Elmer the husky and I crossed the tiny footbridge that crossed Crystal Springs Creek in the park a few blocks from my home. It was approximately 5:15 in the morning and we were out gallivanting on our routine morning walk. Weak rays of light from street lights illuminated the bridge and creek. In the distance, freight trains squeaked along the tracks.

As we regularly do, we stopped on the bridge to check for wildlife lurking in the creek below. I’ve seen otters, nutria and beavers from this bridge, not to mention all manner of ducks.

Something glided our direction. A head came into focus. It was an old beaver and he was gray in muzzle and whiskers. That’s how close we stood to the creek.

Elmer saw the beaver too, and jumped up a bit but didn’t bark.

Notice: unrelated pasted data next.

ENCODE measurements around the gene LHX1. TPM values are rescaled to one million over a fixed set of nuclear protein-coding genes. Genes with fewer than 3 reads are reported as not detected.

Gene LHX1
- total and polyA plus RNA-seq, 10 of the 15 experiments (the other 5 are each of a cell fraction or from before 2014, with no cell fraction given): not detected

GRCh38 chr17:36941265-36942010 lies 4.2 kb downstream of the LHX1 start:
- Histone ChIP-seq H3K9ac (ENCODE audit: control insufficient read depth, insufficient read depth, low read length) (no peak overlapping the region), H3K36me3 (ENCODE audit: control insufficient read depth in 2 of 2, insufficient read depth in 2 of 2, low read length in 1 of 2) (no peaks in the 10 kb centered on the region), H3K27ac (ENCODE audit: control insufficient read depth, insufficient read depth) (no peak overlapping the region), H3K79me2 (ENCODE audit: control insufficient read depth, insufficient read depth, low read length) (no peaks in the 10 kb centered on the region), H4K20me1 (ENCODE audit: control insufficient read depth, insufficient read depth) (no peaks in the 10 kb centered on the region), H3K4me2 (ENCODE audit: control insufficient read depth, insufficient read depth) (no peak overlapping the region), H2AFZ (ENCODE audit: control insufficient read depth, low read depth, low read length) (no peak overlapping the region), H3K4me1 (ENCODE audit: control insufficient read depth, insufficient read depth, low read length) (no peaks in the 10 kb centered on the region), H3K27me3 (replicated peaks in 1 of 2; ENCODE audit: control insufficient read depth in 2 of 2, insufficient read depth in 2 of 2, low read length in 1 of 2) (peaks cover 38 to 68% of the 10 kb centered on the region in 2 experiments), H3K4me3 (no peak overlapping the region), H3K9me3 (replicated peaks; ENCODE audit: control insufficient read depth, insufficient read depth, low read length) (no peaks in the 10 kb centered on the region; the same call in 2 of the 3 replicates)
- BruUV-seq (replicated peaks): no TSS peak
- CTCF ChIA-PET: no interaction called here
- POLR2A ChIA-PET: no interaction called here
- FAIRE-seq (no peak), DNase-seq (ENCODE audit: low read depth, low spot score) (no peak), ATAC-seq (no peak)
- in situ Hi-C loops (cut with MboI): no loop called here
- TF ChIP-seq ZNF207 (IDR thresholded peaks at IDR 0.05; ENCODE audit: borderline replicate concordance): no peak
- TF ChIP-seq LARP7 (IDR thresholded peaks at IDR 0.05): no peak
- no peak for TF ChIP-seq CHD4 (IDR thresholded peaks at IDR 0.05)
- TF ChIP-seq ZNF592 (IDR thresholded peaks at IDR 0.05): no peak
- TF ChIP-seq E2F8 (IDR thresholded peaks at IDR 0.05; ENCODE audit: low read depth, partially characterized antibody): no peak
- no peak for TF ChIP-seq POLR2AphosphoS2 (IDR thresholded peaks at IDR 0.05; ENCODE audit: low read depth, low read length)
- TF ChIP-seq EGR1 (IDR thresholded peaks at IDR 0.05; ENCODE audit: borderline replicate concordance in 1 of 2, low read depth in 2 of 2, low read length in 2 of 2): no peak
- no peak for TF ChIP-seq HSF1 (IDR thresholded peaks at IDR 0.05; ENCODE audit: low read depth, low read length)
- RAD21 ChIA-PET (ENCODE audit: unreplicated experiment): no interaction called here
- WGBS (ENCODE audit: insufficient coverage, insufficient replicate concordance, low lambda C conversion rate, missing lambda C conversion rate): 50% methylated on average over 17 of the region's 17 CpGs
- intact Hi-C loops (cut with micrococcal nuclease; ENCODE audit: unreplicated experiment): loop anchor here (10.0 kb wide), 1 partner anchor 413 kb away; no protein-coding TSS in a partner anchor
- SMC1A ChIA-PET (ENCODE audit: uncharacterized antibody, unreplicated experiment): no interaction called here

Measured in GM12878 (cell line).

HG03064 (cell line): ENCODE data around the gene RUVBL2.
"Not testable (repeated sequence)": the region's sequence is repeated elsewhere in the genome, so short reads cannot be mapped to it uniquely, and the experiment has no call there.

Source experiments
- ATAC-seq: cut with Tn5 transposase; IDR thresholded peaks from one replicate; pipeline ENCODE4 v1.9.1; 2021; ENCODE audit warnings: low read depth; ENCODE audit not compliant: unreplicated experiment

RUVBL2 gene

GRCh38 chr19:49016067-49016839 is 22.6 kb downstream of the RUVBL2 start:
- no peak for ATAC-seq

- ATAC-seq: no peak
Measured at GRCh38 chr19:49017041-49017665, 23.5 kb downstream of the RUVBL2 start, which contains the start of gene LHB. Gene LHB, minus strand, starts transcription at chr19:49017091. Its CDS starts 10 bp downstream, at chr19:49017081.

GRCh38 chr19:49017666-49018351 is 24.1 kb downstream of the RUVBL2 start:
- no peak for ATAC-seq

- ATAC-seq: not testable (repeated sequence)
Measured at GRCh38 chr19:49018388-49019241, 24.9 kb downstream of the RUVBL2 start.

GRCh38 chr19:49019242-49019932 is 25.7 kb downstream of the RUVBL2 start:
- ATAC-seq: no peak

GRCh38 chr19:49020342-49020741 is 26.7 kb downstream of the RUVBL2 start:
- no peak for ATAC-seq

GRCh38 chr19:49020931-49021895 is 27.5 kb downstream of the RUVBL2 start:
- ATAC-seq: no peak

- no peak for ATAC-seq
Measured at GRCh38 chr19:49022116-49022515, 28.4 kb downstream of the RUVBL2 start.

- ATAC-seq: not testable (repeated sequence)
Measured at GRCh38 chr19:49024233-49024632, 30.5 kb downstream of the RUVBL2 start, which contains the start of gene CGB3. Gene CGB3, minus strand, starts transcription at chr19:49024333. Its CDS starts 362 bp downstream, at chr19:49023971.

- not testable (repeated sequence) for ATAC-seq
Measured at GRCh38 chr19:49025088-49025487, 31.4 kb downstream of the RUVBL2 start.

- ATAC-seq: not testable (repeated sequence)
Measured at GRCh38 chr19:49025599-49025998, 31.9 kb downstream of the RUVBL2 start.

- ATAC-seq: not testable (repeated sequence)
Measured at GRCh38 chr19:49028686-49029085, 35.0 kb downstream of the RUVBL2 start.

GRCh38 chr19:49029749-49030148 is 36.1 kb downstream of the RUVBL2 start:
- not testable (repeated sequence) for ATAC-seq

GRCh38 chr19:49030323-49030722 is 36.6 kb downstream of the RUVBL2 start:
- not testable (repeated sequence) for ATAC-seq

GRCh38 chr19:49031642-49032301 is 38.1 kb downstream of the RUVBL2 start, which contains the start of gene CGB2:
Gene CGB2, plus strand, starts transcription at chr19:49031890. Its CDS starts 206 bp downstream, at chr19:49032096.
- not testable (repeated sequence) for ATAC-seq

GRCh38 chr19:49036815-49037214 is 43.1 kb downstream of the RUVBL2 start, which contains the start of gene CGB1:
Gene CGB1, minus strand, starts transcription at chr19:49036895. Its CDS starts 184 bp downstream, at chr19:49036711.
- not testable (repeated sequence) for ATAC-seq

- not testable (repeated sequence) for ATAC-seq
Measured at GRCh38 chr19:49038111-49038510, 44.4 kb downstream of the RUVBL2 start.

I saw gradual movement behind the beaver and then heard SLAAAAAP! BOOOOOOOOM!: a deep sound reminiscent a fat kid landing in a swimming pool tucked in the cannonball position.

I’ve seen beavers in the wild many times in my Oregon life, saw them munch a stick and tree, saw them around a lodge and dam, but I had never heard the sound of their flat tail flapping the water (a danger alert to other beavers) that I’d read so often about in articles and books.

The sounds was so loud that I hopped up and exclaimed something exuberant aloud that I no longer recall.

The beaver swam under the bridge. We walked across and took a path that paralleled the creek but brush partially obscured our view of the channel. The beaver disappeared from my sight.

SLAAAAAAAP! BOOOOOOM! The beaver flapped again! Five seconds later, another SLAAAAP! BOOOOOOOM!

I was cheering by now and could see the ripples in the creeks. Elmer was in full alert mode and stared at the creek.

We walked along the path but heard no more slaps and booms.

It occurred to me that I might never hear the sound again, and to think I heard it in the big city. At least Portland does urban nature right.

Elmer and I picked up our pace. I felt wildly energized. Seeing a beaver in the wild can do that to a man. (I’ve got to use a variation of that cornball sentence in a short story.)